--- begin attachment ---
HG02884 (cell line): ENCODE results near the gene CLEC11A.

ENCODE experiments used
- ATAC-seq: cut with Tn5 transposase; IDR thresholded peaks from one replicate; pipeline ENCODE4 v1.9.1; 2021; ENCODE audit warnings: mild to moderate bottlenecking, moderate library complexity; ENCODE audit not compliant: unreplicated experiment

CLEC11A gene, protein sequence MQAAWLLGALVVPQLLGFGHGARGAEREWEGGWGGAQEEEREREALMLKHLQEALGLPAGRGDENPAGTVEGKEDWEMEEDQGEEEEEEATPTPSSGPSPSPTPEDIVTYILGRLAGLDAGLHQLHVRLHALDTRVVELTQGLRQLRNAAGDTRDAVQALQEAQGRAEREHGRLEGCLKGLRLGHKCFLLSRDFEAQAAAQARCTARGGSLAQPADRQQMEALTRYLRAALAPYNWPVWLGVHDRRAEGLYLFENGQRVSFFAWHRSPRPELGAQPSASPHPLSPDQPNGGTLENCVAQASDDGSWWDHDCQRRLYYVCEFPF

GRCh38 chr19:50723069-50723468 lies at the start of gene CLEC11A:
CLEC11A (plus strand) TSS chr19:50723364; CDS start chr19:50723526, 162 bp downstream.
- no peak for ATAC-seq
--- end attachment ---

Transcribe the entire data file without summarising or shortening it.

HG02884 (cell line): ENCODE results near the gene CLEC11A.

ENCODE experiments used
- ATAC-seq: cut with Tn5 transposase; IDR thresholded peaks from one replicate; pipeline ENCODE4 v1.9.1; 2021; ENCODE audit warnings: mild to moderate bottlenecking, moderate library complexity; ENCODE audit not compliant: unreplicated experiment

CLEC11A gene, protein sequence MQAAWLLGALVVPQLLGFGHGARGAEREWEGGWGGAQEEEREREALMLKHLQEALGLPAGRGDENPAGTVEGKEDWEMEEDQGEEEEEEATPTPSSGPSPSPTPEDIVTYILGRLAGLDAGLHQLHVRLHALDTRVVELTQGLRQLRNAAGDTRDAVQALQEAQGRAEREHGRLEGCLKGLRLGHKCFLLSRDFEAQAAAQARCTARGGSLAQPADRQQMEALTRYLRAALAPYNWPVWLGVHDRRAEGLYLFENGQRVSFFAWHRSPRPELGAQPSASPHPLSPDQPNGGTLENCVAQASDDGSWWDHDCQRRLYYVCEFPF

GRCh38 chr19:50723069-50723468 lies at the start of gene CLEC11A:
CLEC11A (plus strand) TSS chr19:50723364; CDS start chr19:50723526, 162 bp downstream.
- no peak for ATAC-seq